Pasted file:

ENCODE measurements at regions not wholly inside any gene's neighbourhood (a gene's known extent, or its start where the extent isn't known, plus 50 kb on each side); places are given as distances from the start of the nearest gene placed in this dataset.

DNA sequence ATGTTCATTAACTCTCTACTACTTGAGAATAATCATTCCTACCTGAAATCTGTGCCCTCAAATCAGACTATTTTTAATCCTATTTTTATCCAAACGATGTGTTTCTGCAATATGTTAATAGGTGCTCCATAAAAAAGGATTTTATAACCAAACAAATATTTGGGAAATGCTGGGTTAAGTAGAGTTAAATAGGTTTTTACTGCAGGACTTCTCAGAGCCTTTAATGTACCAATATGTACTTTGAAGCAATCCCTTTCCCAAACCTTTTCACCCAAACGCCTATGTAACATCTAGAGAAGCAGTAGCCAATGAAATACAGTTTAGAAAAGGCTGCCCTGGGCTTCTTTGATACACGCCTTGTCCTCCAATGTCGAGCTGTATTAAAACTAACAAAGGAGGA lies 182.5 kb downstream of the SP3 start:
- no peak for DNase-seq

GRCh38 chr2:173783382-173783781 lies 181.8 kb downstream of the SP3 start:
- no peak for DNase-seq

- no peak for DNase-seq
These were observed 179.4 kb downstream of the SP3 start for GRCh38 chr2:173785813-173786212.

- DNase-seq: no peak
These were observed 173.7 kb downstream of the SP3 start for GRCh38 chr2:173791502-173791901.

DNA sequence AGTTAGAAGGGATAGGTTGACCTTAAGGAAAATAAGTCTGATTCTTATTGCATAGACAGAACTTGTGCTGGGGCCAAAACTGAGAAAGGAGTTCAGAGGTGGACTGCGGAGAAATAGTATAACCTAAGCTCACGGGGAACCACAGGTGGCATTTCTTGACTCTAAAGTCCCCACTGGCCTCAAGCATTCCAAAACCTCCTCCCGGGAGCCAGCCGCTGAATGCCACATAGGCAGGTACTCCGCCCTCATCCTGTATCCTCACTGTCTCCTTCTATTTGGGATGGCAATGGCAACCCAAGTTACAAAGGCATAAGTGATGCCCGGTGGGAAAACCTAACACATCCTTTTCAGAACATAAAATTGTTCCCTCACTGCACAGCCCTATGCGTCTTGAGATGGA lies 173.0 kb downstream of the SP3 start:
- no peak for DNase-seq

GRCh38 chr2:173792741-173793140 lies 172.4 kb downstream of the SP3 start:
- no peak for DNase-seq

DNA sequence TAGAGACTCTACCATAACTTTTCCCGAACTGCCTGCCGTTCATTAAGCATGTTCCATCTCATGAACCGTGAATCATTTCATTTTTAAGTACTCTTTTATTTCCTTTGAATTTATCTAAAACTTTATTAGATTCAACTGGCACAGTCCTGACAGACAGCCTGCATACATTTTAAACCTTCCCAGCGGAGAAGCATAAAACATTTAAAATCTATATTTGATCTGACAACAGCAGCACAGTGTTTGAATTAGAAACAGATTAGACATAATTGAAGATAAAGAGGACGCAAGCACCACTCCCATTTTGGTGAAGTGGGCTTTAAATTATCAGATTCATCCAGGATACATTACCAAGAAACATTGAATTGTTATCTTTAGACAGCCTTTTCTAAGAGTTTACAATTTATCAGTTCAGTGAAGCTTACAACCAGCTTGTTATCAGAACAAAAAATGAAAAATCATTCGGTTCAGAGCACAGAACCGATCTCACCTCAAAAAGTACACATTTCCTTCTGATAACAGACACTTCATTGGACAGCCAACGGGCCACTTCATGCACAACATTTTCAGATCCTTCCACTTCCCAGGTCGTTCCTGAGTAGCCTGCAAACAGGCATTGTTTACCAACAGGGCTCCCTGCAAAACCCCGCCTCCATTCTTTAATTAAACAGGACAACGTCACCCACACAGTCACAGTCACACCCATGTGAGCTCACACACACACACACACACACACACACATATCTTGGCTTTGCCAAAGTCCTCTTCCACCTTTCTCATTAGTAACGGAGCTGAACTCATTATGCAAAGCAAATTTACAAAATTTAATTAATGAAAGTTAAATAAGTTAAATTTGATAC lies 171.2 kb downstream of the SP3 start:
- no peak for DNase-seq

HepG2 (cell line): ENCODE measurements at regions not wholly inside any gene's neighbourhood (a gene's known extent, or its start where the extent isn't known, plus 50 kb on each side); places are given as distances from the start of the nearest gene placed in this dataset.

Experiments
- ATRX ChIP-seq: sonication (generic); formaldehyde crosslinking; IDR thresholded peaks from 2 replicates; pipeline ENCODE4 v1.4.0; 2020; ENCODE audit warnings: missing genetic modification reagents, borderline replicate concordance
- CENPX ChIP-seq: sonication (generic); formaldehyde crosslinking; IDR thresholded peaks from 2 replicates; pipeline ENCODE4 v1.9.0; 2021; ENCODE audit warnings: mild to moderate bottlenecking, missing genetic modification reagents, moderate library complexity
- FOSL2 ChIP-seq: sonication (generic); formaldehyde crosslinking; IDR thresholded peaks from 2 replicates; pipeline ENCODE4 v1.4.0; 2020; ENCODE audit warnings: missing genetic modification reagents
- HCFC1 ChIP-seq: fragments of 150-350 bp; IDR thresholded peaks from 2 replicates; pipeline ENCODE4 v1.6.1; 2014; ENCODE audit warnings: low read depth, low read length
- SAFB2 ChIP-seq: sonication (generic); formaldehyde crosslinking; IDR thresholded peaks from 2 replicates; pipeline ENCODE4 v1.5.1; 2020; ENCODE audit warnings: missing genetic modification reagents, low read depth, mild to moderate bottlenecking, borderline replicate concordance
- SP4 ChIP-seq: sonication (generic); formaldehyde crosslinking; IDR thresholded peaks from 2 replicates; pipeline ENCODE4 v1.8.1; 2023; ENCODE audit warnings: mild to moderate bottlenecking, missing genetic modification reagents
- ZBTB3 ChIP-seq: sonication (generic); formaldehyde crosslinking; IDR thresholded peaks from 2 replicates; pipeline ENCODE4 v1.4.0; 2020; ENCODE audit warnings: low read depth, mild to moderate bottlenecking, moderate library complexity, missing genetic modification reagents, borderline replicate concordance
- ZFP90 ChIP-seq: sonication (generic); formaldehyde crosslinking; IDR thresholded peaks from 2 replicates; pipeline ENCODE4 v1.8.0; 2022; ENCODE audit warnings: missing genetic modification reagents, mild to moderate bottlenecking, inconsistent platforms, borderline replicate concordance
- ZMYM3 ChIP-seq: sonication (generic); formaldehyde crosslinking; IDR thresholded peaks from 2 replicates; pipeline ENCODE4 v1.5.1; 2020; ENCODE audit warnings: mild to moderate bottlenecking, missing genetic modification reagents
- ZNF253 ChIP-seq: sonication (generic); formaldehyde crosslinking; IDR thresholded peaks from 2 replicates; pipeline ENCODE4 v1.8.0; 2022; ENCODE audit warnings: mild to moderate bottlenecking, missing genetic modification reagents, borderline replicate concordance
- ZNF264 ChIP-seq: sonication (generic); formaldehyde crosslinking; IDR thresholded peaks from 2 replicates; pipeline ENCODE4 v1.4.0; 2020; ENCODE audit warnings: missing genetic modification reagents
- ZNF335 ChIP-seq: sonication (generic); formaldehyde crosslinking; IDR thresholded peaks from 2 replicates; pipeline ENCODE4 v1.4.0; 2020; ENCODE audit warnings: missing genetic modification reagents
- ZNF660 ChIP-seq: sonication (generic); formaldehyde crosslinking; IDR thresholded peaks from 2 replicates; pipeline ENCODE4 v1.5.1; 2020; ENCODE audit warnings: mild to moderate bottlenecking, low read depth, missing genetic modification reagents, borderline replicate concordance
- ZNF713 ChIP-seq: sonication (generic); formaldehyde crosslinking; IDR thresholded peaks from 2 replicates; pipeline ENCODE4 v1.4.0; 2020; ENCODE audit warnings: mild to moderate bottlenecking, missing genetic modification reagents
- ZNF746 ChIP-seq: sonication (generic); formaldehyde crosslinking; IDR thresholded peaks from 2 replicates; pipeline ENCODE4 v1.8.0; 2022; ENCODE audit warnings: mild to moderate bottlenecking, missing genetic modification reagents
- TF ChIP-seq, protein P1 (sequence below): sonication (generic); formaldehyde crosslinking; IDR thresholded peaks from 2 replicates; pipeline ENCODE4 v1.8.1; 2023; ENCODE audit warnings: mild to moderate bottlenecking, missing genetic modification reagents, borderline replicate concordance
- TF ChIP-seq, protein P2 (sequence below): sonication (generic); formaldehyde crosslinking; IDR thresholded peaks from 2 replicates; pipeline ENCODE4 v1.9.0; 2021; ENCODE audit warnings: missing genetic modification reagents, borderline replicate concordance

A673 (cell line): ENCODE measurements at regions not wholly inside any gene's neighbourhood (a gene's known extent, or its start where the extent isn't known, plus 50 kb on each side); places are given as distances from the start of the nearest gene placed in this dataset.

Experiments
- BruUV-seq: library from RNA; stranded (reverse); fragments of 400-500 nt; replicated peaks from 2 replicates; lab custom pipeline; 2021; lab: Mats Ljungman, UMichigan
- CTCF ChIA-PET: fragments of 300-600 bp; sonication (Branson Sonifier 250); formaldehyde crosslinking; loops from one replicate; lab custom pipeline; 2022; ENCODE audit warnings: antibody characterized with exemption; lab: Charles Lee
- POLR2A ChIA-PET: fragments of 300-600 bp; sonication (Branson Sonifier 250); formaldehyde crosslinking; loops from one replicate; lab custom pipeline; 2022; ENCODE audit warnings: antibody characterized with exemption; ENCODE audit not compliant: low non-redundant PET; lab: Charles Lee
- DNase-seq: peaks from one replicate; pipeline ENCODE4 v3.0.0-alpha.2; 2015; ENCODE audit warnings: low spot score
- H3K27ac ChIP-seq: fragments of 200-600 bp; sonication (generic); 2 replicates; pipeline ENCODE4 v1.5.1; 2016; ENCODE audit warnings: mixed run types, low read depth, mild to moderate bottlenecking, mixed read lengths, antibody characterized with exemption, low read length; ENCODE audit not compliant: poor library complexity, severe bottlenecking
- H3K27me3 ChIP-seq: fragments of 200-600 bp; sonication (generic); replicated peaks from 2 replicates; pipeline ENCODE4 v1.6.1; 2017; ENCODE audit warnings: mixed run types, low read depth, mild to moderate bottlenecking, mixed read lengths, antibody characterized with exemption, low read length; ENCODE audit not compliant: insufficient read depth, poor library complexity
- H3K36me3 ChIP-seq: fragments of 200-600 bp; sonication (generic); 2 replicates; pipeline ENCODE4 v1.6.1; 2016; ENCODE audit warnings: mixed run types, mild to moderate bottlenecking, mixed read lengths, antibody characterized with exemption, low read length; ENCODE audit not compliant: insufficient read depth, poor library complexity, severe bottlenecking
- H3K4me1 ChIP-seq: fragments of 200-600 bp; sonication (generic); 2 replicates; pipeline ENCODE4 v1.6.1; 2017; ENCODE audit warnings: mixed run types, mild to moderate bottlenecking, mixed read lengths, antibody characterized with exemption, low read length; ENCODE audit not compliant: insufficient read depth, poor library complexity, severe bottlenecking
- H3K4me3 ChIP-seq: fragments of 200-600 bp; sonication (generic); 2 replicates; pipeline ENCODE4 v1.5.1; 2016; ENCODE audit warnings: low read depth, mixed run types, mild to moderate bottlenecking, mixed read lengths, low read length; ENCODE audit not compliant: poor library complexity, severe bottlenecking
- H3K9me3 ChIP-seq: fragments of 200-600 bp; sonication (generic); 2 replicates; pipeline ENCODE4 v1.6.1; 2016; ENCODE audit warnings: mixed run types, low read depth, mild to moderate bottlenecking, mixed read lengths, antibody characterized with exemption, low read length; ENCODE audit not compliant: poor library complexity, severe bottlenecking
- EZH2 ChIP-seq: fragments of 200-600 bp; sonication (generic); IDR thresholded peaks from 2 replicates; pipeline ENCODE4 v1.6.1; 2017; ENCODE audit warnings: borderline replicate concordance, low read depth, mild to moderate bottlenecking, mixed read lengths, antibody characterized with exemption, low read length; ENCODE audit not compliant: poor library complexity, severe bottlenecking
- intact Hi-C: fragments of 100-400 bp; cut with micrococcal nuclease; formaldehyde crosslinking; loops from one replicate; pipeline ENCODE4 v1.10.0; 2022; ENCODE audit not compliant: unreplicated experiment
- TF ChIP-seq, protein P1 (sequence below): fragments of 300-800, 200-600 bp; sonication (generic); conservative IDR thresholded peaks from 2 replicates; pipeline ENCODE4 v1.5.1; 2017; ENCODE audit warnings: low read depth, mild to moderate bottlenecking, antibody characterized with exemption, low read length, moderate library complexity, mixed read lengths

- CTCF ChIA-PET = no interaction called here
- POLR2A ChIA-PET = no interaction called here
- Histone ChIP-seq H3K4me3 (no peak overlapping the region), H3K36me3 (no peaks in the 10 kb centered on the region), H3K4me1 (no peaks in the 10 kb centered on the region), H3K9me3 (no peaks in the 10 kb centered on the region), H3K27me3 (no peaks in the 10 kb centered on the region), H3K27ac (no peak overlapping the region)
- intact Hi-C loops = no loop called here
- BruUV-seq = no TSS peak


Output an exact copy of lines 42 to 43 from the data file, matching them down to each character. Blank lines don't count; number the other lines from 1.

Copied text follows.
- H3K27me3 ChIP-seq: fragments of 200-600 bp; sonication (generic); replicated peaks from 2 replicates; pipeline ENCODE4 v1.6.1; 2017; ENCODE audit warnings: mixed run types, low read depth, mild to moderate bottlenecking, mixed read lengths, antibody characterized with exemption, low read length; ENCODE audit not compliant: insufficient read depth, poor library complexity
- H3K36me3 ChIP-seq: fragments of 200-600 bp; sonication (generic); 2 replicates; pipeline ENCODE4 v1.6.1; 2016; ENCODE audit warnings: mixed run types, mild to moderate bottlenecking, mixed read lengths, antibody characterized with exemption, low read length; ENCODE audit not compliant: insufficient read depth, poor library complexity, severe bottlenecking